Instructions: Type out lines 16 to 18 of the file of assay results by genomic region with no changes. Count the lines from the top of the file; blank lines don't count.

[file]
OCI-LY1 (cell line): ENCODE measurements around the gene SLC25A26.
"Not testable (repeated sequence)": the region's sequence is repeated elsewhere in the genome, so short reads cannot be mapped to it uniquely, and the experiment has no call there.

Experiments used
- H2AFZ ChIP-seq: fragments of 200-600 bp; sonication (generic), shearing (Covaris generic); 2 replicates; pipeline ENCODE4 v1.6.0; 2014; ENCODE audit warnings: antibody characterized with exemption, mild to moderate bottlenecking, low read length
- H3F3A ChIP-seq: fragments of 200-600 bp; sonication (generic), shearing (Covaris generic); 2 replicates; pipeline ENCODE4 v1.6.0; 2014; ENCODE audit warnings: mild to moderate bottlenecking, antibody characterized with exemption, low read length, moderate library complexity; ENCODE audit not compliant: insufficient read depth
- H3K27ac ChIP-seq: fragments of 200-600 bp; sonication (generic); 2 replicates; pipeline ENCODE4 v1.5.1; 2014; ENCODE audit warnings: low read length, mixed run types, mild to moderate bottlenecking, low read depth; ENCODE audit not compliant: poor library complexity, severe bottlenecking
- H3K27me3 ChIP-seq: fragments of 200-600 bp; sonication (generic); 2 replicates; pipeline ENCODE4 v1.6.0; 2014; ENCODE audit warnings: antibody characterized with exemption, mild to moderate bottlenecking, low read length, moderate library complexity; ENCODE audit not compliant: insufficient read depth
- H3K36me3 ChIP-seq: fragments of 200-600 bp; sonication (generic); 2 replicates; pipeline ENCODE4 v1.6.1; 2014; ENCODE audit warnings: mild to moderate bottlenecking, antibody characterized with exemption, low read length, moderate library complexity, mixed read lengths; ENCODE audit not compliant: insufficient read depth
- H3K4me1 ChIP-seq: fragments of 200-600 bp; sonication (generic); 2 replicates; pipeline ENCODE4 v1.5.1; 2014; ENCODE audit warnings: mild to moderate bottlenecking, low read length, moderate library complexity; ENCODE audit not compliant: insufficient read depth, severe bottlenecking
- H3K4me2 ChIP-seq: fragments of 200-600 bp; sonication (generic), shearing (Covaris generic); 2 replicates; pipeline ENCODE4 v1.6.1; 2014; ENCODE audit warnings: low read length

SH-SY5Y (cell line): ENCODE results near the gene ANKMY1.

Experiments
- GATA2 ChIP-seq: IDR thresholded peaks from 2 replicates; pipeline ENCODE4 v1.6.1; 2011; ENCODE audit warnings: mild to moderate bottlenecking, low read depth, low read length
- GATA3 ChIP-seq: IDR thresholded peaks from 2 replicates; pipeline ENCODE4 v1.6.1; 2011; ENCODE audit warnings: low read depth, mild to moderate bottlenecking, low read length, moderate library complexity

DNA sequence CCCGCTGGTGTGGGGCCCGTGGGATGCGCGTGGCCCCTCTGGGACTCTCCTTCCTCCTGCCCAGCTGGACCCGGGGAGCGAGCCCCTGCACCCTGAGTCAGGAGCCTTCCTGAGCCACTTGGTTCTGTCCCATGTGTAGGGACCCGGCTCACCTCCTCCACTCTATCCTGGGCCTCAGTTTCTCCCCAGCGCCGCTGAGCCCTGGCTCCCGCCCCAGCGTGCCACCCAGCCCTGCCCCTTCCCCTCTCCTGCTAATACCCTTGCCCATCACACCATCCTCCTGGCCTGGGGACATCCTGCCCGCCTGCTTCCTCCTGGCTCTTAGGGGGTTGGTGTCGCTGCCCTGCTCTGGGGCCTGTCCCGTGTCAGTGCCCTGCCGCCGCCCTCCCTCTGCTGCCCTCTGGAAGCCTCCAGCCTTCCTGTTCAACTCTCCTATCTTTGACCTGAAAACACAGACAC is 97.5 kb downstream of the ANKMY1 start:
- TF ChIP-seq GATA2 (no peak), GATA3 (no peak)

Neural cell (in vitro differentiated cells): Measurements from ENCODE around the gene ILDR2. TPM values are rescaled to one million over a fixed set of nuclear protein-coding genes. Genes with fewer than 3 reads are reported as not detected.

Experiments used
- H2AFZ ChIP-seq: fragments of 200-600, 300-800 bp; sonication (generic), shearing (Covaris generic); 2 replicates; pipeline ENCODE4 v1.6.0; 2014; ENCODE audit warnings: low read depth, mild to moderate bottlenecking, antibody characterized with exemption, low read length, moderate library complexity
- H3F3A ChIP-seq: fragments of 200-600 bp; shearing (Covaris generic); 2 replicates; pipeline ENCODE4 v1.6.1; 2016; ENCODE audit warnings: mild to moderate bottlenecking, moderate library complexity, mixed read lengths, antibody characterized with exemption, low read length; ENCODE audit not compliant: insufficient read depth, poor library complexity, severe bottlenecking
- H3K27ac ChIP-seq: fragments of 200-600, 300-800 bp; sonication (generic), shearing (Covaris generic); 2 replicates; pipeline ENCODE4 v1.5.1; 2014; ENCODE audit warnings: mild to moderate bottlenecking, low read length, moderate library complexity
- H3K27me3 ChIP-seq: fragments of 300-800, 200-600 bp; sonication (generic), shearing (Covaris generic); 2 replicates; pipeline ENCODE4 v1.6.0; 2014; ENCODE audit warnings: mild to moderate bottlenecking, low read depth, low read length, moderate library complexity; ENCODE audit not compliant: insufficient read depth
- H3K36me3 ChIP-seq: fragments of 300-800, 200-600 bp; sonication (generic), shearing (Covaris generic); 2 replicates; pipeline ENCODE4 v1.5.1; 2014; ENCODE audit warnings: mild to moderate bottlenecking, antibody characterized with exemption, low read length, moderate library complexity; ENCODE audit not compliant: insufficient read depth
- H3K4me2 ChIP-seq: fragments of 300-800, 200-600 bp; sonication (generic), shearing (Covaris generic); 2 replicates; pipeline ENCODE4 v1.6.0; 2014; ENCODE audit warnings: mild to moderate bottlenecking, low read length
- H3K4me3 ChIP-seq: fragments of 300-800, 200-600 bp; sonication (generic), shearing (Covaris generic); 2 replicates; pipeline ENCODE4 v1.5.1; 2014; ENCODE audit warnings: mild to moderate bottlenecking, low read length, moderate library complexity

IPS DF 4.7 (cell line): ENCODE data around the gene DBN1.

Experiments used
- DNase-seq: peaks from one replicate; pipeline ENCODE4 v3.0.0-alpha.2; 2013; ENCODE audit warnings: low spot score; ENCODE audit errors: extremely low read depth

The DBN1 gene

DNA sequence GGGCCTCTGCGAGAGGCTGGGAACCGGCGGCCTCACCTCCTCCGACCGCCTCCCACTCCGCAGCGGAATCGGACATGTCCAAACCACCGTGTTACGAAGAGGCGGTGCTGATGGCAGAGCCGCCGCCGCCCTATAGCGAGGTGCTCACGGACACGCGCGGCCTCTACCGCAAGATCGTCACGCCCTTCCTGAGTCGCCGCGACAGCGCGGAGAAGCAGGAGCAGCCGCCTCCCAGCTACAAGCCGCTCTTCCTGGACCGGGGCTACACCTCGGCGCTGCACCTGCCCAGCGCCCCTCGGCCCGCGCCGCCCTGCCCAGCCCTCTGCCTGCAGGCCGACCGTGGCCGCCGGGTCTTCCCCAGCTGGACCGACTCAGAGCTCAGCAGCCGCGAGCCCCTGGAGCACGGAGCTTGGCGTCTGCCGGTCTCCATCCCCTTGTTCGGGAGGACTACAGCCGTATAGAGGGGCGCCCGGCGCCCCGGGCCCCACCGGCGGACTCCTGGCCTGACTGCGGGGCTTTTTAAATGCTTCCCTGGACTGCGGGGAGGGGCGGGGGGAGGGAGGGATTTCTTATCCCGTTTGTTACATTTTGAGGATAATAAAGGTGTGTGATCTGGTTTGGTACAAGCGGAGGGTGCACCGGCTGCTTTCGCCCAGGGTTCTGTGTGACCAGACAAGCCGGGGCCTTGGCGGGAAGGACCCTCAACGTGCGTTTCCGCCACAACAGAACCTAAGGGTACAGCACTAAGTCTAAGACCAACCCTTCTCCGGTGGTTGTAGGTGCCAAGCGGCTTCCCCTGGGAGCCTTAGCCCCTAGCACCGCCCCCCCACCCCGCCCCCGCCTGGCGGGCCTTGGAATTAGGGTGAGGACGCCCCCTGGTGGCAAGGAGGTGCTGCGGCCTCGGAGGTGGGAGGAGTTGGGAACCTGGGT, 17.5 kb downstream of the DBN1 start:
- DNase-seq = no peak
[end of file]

- TF ChIP-seq GATA2 (no peak), GATA3 (no peak)

Neural cell (in vitro differentiated cells): Measurements from ENCODE around the gene ILDR2. TPM values are rescaled to one million over a fixed set of nuclear protein-coding genes. Genes with fewer than 3 reads are reported as not detected.

Experiments used